Clayton M. Christensen

The Innovator’s Dilemma: The Revolutionary Book that Will Change the Way You Do Business by Clayton M. Christensen discusses the counter-intuitive thesis that firms with good management practices and a sound understanding of their customers need, eventually fail at disruptive innovations while they may still be succeeding at sustainable innovations.


My Favorite 15 Quotes From the Innovator’s Dilemma

1. “Disruptive technologies typically enable new markets to emerge.” 

― Clayton M. Christensen, The Innovator’s Dilemma: When New Technologies Cause Great Firms to Fail

2. “To succeed consistently, good managers need to be skilled not just in choosing, training, and motivating the right people for the right job, but in choosing, building, and preparing the right organization for the job as well.” 

― Clayton M. Christensen, The Innovator’s Dilemma: When New Technologies Cause Great Firms to Fail

3. “First, disruptive products are simpler and cheaper; they generally promise lower margins, not greater profits. Second, disruptive technologies typically are first commercialized in emerging or insignificant markets. And third, leading firms’ most profitable customers generally don’t want, and indeed initially can’t use, products based on disruptive technologies.” 

― Clayton M. Christensen, The Innovator’s Dilemma: When New Technologies Cause Great Firms to Fail

4. “When commercializing disruptive technologies, they found or developed new markets that valued the attributes of the disruptive products, rather than search for a technological breakthrough so that the disruptive product could compete as a sustaining technology in mainstream markets.” 


5. “The techniques that worked so extraordinarily well when applied to sustaining technologies, however, clearly failed badly when applied to markets or applications that did not yet exist.”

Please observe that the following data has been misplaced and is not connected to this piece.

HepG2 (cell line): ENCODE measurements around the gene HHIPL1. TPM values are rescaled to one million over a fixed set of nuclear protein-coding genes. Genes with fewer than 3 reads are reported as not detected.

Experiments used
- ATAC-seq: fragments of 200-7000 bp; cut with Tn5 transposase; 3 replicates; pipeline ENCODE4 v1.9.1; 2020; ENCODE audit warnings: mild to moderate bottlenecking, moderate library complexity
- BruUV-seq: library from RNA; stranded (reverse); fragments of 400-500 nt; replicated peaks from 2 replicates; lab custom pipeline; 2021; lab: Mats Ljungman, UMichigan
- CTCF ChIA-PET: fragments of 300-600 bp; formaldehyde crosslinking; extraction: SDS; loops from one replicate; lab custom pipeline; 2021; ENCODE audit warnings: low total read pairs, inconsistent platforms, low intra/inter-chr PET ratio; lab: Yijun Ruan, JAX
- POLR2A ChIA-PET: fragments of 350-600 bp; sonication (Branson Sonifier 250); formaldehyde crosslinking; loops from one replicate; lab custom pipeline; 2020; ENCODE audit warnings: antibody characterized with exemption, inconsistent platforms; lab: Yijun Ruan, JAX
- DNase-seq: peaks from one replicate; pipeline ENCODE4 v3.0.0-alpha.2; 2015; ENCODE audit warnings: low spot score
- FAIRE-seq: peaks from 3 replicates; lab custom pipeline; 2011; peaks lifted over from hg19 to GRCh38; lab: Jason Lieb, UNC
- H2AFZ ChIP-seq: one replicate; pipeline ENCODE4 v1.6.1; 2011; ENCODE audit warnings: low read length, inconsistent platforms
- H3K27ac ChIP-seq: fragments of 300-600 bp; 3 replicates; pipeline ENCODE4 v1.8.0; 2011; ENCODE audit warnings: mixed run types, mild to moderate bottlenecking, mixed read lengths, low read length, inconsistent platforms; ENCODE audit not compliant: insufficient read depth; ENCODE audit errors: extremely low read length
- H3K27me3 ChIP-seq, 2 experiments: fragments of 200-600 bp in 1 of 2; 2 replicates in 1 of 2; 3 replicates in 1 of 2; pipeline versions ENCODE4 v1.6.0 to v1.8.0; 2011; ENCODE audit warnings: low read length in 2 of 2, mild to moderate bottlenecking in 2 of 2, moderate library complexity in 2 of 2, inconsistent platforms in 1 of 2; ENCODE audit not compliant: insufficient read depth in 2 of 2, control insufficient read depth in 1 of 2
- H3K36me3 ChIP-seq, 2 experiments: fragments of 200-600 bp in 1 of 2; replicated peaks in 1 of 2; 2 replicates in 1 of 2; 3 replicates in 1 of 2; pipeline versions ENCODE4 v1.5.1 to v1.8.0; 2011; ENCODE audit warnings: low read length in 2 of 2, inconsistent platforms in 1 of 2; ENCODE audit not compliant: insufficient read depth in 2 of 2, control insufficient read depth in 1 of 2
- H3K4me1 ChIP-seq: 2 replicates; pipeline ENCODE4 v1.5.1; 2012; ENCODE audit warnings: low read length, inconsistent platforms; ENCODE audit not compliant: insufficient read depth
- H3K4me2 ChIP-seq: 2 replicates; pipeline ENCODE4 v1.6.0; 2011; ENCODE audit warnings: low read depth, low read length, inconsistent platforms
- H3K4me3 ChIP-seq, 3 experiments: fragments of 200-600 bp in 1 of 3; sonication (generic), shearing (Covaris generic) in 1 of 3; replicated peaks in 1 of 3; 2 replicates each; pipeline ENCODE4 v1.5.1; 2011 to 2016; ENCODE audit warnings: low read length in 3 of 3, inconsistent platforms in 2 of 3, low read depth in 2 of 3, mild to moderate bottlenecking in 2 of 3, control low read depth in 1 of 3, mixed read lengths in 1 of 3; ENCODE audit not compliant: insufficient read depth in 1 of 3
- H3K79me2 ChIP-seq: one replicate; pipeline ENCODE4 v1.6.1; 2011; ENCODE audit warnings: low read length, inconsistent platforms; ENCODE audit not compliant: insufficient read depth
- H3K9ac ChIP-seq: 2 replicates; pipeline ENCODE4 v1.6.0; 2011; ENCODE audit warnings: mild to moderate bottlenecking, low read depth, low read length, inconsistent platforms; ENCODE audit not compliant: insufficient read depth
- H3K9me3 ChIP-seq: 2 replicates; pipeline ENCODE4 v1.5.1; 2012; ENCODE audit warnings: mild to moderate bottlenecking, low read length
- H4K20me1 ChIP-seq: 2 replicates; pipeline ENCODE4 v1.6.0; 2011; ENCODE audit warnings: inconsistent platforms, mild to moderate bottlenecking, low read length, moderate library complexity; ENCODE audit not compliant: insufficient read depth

6. “This is one of the innovator’s dilemmas: Blindly following the maxim that good managers should keep close to their customers can sometimes be a fatal mistake.” 

7. “With few exceptions, the only instances in which mainstream firms have successfully established a timely position in a disruptive technology were those in which the firms’ managers set up an autonomous organization charged with building a new and independent business around the disruptive technology.” 

8. “Disruptive technologies bring to a market a very different value proposition than had been available previously. Generally, disruptive technologies underperform established products in mainstream markets. But they have other features that a few fringe (and generally new) customers value. Products based on disruptive technologies are typically cheaper, simpler, smaller, and, frequently, more convenient to use. There” 

9. “Watching how customers actually use a product provides much more reliable information than can be gleaned from a verbal interview or a focus group.” 

10. “Sound managerial decisions are at the very root of their impending fall from industry leadership.” 

11. “They must be plans for learning rather than plans for implementation.” 


12. “In the instances studied in this book, established firms confronted with disruptive technology typically viewed their primary development challenge as a technological one: to improve the disruptive technology enough that it suits known markets. In contrast, the firms that were most successful in commercializing a disruptive technology were those framing their primary development challenge as a marketing one: to build or find a market where product competition occurred along dimensions that favored the disruptive attributes of the product.” 

13. “managers may think they control the flow of resources in their firms, in the end it is really customers and investors who dictate how money will be spent because companies with investment patterns that don’t satisfy their customers and investors don’t survive.” 

14. “What this implies at a deeper level is that many of what are now widely accepted principles of good management are, in fact, only situationally appropriate. There are times at which it is right not to listen to customers, right to invest in developing lower-performance products that promise lower margins, and right to aggressively pursue small, rather than substantial, markets.” 

15. “If good management practice drives the failure of successful firms faced with disruptive technological change, then the usual answers to companies, problems—planning better, working harder, becoming more customer- driven, and taking a longer-term perspective—all exacerbate the problem.” 

BUY ON AMAZON: The Innovator’s Dilemma: The Revolutionary Book that Will Change the Way You Do Business


Enjoy this blog? Please spread the word :)